Social media is not our friend in the production game.

One of my first suggestions for my clients who struggle with the perfection of production is to get off social media - or at least take a break. This is ironic considering most of my business model is related to social media but the perfectionism game is rampant and the need to compare what I’m producing to “everyone else in the world” is inflamed by social media. The DIY posts seriously make me feel like I’m an oaf. The seemingly perfect inspiration posts make me want to spend five hours on Canva so I can keep up. The perfect family vacation pictures from Disney World cause me to think about why our last family vacation seemed so dramatic and that I’m not producing enough to take that kind of vacation.


Take a break if this is a struggle for you…if it’s hard to do, use your rational brain to remember that people are not perfect - any of us have a behind-the-scenes story that is not always told.


And in my case, hire a virtual marketing assistant because I simply don’t have five hours to spend on one post when it is not my strength.


Stop trying to work 110% at work.

During my last employee position, I was experiencing some difficulties in my personal life that were infecting my work life. It was really difficult for me to feel good about going to work when I didn’t feel like I was 100% present. And then it happened, I made a pretty major mistake and walked into my boss's office to tattle on myself. She looked at me as I’m explaining that I am not giving 100% at work and said, “You do realize your 80% is everyone else’s 60%”. I remember feeling like a hammer had hit me because I was doing it again - valuing myself on what I was producing, not what I brought to my employer.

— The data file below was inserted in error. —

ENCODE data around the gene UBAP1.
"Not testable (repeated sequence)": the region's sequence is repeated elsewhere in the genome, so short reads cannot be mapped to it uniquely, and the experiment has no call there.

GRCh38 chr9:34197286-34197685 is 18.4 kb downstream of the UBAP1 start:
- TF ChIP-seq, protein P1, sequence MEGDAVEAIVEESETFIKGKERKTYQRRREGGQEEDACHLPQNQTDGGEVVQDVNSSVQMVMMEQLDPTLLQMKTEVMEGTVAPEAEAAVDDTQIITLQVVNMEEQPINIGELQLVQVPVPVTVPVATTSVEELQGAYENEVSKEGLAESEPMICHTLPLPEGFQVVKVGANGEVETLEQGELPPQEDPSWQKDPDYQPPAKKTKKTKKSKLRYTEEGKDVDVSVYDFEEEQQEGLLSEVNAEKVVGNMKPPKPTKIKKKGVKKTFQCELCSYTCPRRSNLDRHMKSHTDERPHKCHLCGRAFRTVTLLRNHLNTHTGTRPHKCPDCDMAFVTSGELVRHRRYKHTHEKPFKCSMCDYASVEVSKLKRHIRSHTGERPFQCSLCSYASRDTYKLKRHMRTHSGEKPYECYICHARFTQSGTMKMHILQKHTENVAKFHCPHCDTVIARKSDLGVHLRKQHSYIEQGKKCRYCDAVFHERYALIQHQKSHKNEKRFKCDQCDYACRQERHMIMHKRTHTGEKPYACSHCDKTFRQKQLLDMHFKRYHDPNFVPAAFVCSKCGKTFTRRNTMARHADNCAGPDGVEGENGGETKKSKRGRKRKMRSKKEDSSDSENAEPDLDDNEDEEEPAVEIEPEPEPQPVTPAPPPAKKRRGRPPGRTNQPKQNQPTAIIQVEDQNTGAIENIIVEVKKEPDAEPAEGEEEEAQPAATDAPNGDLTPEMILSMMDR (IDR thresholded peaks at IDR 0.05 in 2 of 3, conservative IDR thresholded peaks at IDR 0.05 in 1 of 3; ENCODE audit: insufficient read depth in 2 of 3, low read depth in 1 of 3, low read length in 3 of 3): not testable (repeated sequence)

My standards for myself are high, and that’s not a bad thing. I’m a great leader, CEO, coach, and counselor because of those standards. But, if I'm not producing up to those standards, I feel like a failure and that I’m not giving value as defined by the company, not myself and the long list of values I do provide.


It’s hard for us to get to a place where we understand that our intangibles are just as worthy in the workplace as our tangible outputs. My ability to defuse situations for tense moments, my complete empathy and compassion for clients, and my ability to see the big picture are just as valuable as the number of billable hours I produce and the income I create. All of those things are important, but we forget that the intangibles are what make great employees, and therefore a great company.


Production of things, time, hours, and honors are not what defines you. Being a human makes you valuable. The good vibes you give out into the world are what make you valuable. Producing generations of good humans is what makes you valuable. Your next step is to define for yourself what makes you valuable, and start producing more of that!








Mattie is a counselor, coach, and CEO of Cerebrations, LLC. With over 25 years of experience in understanding how the brain affects our emotions, reactions, and our experiences, she is passionate about empowering women to harness the power of their brain and body connection to create intentional action and deeper connections with their families. You can reach her at mattie@cerebrations.org or by scheduling a free consult chat.